It also said the private ambulance services were not paid for emergency services in cases such as when a patient dies on the way to hospital; single driver accidents because the assumption is the driver is the wrongdoer; victims who cannot be identified because of lack of documentation at the scene or without a known address and if the patient is an undocumented foreign national.
“In the health profession, human rights and ethical conduct issues are more pronounced than in many other sectors. Unreasonable rules and irrational decisions by RAF compromise road accident victims’ human rights, such as human dignity and equal rights,” added the memorandum.
Officials from the Road Accident Fund accepted the memorandum at the scene. Road Accident Fund spokesperson, William Maphutha, said, “We duly acknowledge the submitted memorandum. It must be noted that the memorandum was also addressed to other government departments, such as Health and Transport. It is critical that we engage with these departments as key stakeholders.
“As the Road Accident Fund, we will be looking intensively into all grievances raised and respond accordingly. Some of the matters raised require us to determine whether or not there exist contractual agreements. In addition, we also need to determine if there was a legal basis for the payment of the queried amounts in law. We welcome engagement and will continue to do so as a caring government.”
Subsequently reports stated that the Road Accident Fund said it will be re-evaluating its relationship with private ambulances following the recent protest. “We have to look into the relationships and the contractual obligations that we have with the service providers. We need to establish a common ground so that these problems do not arise in future.” said William Maphutha, RAF spokesperson.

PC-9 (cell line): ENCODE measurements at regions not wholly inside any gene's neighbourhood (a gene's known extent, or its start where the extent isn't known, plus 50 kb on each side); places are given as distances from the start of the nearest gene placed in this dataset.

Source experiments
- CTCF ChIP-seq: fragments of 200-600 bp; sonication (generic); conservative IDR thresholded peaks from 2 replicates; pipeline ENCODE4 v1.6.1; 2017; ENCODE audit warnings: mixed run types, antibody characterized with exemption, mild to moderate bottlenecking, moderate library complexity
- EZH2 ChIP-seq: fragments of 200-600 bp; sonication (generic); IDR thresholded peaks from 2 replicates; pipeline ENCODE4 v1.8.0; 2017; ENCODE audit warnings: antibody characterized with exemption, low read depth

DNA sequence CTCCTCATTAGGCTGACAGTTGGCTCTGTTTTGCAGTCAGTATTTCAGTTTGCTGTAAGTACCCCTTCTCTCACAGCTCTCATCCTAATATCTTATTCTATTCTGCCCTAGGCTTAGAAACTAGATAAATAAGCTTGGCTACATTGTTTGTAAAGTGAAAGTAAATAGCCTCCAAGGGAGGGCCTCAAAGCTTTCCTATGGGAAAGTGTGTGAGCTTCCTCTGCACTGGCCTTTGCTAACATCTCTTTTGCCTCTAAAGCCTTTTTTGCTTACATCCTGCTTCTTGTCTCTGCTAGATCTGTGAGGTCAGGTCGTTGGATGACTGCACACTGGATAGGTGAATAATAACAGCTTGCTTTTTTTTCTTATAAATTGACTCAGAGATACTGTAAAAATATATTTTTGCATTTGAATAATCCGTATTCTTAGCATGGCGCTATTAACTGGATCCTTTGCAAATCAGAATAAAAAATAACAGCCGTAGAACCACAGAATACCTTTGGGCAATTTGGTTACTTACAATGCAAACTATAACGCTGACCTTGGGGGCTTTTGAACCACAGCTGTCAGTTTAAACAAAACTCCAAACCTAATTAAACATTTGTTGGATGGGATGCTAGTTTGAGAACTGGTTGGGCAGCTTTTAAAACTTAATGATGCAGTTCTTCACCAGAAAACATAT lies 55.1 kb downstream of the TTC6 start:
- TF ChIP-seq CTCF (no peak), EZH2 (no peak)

KPAAA, a recently formed organisation of about 25 emergency services companies operating over 100 ambulances across the province. How the relationship between private ambulance services and the RAF works is that private ambulances assist someone who has been in an accident. The private ambulance company can either claim from the insurance company or the government (RAF) depending on whether the person has medical aid or not.
KPAA claims they are owed in excess of R10 million by the RAF for work dating back to March. Maphutha said he could not verify that figure. “The invoices need to be verified with other stakeholders and whether (hospital) records correspond with the claims being made. Money involves accountability, if we are not accountable there might be audit problems in future,” said Maphutha.
In the most recent financial report, RAF had a net deficit (liabilities exceeding assets) of R262 billion as of last year, with the auditor-general describing the state insurer’s solvency status as “unsustainable”. The RAF is funded mainly through the fuel levy tax, which Maphutha said was one of two problems that created the non-payments backlog. “The lockdown also played a part because movement on roads was restricted so people were obviously not buying petrol and that affected the monthly grant RAF gets,” he said. “There was also a backlog created by many of the staff working from home and not being able to engage with the physical and tangible evidence that forms a big part of our claims process.”
Source: The Independent, The Berea Mail